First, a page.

You might be sitting there thinking, “Okay T-Bo. You’re crazy. What do you have against E-Readers?” I’m so glad you asked. Here is an abridged list of why I would rather read a book than a Kindle. There’s nothing like holding a book in your hands. You can feel the pages, write notes in the margins, smell the pages (it’s not weird) and admire the cover art. With a Kindle, you can stare at a screen for hours and scroll down, people have no idea what you’re reading because they can’t creep on the cover (come on, you’ve had this happen to you at one point – great conversation starter), Kindles don’t look old or smell like the 1800s and there’s nothing magical about them. It’s just another piece of technology. Books are special. They’ve been around forever. Trying to phase them out and phase in E-Readers is like trying to replace all natural bodies of water with Vitamin Water. It doesn’t make sense.
Books have this romantic quality to them that a piece of plastic can never have. If you don’t believe me, I recommend the book The Shadow of the Wind by Carlos Ruiz Zafón. But you have to buy or borrow the book; it would be a little blasphemous to read it off a screen.
That being said, one of my favorite things to do is stand in a bookstore and just stare at the rows of books in awe, while secretly hoping that one day I can have a collection this large. (It’s a ridiculous dream, I know.) While I love Borders and Barnes and Noble, there’s really nothing as exciting as an independent or secondhand bookstore. For one, the books usually aren’t as expensive, and you can find some treasures that you won’t find in the big corporate stores. One book I found in a Mystic bookshop is called Yankee Talk: A Dictionary of New England Expressions by Robert Hendrickson. Why I bought it, I haven’t a clue. It had phrases like “Fiddlesticks!” and “Meaner than goose grease” on the cover, so that played a big role in my decision, but will it ever come in handy?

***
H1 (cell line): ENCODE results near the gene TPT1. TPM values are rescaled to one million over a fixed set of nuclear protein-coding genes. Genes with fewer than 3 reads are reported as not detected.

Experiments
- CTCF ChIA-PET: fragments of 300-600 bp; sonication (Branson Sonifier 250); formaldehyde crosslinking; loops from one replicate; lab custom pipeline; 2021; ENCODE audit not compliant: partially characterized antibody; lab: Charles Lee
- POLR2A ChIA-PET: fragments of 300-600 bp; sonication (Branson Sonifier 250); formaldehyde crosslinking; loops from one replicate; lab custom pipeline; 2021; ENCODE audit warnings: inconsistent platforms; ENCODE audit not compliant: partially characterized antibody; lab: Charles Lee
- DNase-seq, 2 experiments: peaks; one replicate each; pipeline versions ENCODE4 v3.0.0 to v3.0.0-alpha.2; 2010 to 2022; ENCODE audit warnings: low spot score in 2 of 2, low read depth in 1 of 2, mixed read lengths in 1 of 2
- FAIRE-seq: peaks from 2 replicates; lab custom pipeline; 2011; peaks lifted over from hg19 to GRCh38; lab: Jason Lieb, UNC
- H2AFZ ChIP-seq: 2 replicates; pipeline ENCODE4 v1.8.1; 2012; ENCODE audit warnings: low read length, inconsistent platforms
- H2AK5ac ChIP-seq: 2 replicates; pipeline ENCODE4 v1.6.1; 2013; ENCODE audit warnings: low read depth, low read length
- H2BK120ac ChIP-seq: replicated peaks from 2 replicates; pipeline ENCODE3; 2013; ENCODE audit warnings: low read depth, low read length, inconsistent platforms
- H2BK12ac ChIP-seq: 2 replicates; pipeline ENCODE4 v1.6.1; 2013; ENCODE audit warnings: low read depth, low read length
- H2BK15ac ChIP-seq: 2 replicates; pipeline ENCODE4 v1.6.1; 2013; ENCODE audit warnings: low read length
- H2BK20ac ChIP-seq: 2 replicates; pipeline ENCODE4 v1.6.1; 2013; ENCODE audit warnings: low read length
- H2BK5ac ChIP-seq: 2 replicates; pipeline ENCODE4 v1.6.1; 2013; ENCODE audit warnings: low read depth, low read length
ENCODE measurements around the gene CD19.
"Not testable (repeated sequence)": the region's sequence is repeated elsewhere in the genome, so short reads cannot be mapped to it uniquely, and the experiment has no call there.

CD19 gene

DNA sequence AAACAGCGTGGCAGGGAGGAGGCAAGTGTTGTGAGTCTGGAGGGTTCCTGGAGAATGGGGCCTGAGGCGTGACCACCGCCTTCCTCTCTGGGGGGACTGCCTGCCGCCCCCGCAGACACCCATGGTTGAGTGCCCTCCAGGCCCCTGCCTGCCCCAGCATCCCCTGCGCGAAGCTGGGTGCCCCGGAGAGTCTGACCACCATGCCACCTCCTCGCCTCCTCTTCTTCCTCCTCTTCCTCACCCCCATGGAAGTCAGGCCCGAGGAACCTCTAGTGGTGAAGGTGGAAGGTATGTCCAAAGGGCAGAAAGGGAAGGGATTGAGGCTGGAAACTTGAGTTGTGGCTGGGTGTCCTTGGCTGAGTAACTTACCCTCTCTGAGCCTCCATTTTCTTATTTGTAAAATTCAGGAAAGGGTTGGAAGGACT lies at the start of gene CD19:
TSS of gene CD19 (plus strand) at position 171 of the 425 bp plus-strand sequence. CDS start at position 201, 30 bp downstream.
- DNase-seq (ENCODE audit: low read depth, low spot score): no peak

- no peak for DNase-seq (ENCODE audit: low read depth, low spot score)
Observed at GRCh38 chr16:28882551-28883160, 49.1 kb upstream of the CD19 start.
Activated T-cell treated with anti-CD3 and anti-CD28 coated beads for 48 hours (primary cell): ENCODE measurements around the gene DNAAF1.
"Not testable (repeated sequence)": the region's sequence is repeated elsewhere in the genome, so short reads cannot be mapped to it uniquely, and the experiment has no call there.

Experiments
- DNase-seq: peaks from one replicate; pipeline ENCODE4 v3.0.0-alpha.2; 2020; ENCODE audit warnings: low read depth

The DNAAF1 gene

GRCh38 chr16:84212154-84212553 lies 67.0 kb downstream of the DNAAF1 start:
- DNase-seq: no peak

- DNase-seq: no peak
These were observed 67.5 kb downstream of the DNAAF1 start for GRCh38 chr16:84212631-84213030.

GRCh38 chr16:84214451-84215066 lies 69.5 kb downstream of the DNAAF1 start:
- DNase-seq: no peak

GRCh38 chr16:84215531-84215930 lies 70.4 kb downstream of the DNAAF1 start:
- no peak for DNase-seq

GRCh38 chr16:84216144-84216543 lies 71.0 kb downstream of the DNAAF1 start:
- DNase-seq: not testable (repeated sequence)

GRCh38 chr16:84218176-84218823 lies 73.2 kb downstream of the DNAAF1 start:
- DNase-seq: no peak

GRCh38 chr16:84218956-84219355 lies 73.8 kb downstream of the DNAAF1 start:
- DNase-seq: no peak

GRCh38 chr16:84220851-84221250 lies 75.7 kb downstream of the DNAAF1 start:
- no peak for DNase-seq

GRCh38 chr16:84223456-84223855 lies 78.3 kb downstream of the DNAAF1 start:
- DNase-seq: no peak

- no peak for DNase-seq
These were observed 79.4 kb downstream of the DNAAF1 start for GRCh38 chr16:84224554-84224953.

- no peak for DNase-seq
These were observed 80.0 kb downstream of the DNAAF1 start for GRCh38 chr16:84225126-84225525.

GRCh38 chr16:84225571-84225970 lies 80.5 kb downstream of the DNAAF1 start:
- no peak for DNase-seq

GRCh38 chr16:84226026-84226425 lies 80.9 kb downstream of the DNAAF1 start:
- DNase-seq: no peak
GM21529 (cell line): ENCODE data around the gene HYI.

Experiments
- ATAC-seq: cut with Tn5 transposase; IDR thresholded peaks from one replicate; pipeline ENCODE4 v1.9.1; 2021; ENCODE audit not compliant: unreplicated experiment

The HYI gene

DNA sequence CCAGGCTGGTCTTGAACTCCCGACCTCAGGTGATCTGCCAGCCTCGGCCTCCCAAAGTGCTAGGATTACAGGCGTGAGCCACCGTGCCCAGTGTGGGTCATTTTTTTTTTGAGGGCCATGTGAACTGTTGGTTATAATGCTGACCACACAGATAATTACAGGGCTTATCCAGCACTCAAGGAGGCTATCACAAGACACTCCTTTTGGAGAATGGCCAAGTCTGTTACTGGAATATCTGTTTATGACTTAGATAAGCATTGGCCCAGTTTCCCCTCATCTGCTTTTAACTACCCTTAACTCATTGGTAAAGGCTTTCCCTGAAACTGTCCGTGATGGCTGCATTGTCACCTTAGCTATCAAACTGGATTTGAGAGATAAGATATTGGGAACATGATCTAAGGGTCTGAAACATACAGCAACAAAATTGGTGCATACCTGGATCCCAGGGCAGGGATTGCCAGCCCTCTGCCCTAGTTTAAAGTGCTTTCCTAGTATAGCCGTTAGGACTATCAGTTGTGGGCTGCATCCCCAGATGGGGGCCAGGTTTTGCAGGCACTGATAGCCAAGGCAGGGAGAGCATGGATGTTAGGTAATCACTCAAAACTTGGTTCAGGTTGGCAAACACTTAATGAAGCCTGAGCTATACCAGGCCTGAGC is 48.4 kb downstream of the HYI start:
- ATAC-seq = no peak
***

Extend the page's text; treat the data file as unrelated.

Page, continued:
Actually, it might. Irrelevant side note: I have a friend who is away for seven weeks intensely studying Spanish at a college in Vermont and I have decided to make it my goal to completely change the East Coast’s slang while she’s away to confuse her upon her return. Don’t look at me like I’m nuts. It’s possible. The English language is always evolving, which can be seen if one studies books from different time periods. Books, not Kindles. People don’t write Kindles.
I never thought in my lifetime something would come along and replace books. It seems too science-fiction-y and far-fetched. I also never thought I would be this strongly opposed to the idea, but clearly, I am. If I have to, I’m willing to go Guy Montag on anyone who tries to take away my books. (Though hopefully, I’ll have better results and won’t have to flee my home and end up hanging out with other book fugitives by some railroad tracks. At least they’d be well-versed.) But I should wrap this up before this short story turns into a novel. So remember, books are wonderful. Read them, love them, help prevent their extinction.
Contemplating becoming Amish,
*A friend has pointed out that Ben Franklin is more deserving of a shout-out than Edison for the electricity thing. My apologies, Benny. We could never forget your contributions to the scientific community.